Land Victoria is pushing ahead with the next stage of SPEAR (Streamlined Planning through Electronic Applications and Referrals), its ground-breaking subdivision online project, amidst positive feedback from surveying firms and referral authorities.
Land Exchange Program Manager Fiona Delahunt says subject to funding, the Government will begin a wider rollout of SPEAR starting in March, after feedback that using the system has significantly reduced the time paperwork takes "to get from A to B."
The first release of the $24 million dollar Land Exchange project - designed to bring Victoria's conveyancing and planning processes into the electronic age - comprises Electronic Conveyancing (EC) as well as SPEAR.
EC means conveyancers, solicitors and financial institutions no longer need to physically meet to complete a property settlement, while SPEAR is intended to streamline applications and referrals for surveyors, local councils, referral authorities and the Land Registry by making it possible to lodge, track and approve subdivision applications online. The Government has plans to expand later releases to support other development approvals.
Planning Minster Mary Delahunty has described the online service as the most significant change to property law in 100 years, estimated to deliver potential savings of around $100 million per year, and making Victoria an even better place to invest.
"The time-honoured convention of conveyancers, solicitors and bank staff meeting in one room, to complete a property settlement will be no more,'' Ms Delahunty said.
The first application to be run through SPEAR was a subdivision for a 47 storey building to be made into shops, apartments and parking on the Queen Victoria.
"We were really thrilled by this very first application. We only expected to have relatively simple applications go through during the early stage. The majority of subdivision applications are for dual occupancies. The sheer size of this application, a massive 467 lots, shows the confidence people have in the SPEAR system," says Land Exchange project director Fiona Delahunt.
Max Braid Surveyors with the City of Melbourne lodged the application, comprising 59 pages, each of which would need to have been copied 15 times to go through the manual system.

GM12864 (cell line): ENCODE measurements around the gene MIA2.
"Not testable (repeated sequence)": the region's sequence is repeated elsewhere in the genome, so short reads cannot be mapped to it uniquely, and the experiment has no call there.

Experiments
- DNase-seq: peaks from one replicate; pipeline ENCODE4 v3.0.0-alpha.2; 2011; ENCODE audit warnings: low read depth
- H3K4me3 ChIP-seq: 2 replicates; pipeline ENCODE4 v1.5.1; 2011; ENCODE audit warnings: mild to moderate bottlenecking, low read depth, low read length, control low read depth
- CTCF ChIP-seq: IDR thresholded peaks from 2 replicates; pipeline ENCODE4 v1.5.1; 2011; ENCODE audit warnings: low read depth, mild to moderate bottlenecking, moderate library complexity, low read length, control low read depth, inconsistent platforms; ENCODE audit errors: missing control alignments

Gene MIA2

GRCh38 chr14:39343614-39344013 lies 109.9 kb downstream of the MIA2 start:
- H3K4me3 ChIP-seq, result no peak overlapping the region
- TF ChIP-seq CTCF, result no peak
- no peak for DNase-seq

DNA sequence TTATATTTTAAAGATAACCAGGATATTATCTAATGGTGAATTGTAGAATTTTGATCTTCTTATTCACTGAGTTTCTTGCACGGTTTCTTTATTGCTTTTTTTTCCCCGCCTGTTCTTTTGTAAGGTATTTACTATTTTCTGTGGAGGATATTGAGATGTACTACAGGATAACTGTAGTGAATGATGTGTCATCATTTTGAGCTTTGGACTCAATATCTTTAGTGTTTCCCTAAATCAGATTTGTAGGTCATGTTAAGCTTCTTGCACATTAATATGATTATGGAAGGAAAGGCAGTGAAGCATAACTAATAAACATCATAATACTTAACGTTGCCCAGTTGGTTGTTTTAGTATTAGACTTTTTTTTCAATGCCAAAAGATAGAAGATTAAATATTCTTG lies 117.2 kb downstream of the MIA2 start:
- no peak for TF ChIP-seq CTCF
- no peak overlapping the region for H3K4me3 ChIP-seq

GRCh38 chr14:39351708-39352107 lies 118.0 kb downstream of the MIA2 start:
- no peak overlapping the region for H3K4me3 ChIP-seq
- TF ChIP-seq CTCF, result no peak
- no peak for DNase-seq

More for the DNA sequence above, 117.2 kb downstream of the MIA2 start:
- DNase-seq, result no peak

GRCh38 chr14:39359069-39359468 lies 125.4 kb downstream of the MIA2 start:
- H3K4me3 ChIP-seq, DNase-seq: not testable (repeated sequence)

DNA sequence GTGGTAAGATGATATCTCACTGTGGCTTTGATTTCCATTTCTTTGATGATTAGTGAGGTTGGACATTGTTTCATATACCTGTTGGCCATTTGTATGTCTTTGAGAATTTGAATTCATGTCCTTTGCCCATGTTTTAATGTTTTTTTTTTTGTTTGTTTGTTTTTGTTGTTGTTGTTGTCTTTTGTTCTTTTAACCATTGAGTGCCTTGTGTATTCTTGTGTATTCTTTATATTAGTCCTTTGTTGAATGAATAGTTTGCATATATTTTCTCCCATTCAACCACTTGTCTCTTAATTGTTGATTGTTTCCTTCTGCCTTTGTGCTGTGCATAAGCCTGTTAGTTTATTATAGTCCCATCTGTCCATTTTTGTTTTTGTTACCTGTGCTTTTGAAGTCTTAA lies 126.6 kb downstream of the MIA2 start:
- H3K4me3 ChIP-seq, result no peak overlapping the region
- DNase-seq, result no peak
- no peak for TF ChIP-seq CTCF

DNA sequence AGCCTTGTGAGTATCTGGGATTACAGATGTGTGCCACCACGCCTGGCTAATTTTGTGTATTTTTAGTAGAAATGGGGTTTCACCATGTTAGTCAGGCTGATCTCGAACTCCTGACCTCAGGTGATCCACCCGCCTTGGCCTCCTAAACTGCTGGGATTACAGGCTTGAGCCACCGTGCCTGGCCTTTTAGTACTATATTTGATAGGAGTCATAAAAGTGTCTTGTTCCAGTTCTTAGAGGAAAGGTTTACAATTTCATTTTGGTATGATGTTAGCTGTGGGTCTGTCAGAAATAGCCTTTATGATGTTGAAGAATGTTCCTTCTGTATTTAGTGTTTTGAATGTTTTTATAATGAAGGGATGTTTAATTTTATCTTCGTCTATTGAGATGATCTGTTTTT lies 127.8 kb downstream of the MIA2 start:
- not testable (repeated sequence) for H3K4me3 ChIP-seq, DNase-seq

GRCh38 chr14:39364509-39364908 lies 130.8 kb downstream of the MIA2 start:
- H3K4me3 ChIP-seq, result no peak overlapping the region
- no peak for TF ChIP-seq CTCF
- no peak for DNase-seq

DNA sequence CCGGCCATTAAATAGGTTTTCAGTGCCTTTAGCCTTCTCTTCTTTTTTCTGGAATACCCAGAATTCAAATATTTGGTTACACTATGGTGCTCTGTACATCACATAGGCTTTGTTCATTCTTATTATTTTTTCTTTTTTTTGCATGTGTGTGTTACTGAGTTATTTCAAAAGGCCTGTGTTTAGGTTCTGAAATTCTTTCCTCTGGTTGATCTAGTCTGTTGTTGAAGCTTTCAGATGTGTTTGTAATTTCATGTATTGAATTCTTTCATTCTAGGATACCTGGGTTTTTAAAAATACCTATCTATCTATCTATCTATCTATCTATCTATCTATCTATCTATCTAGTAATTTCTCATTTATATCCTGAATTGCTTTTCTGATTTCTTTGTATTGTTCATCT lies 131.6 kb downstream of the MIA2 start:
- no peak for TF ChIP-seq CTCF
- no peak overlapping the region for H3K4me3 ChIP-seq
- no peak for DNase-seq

"The City of Melbourne also dealt with the application a few hours after receiving it too so both our client and the company are thrilled to be the first and to have saved so much time and administration," says Mary Rabling of Max Braid and Associates.
"SPEAR makes quite a lot of difference in tracking down with referral authorities whether they have got the plan and what they require because everything is loaded up onto the system. It means we're not having to constantly chase whether they have got (the plan) and what they need to do next. Very often they will come back to pretty quickly where in the past it might have been five or six weeks before you even knew whether they had got the plan."
Rabling says not only are turnaround times significantly faster, surveyors need to spend less time sitting on the phone chasing up contacts.
Currently SPEAR is available for limited use with a group of six councils, seven surveying firms and 30 referral authorities who are participating in the program's pilot program. Most of the group has been involved with the project since its inception in August 2002.
Delahunt says during the next two phases additional metro surveyors, and then further councils and their associated referral authorities will be bought online.
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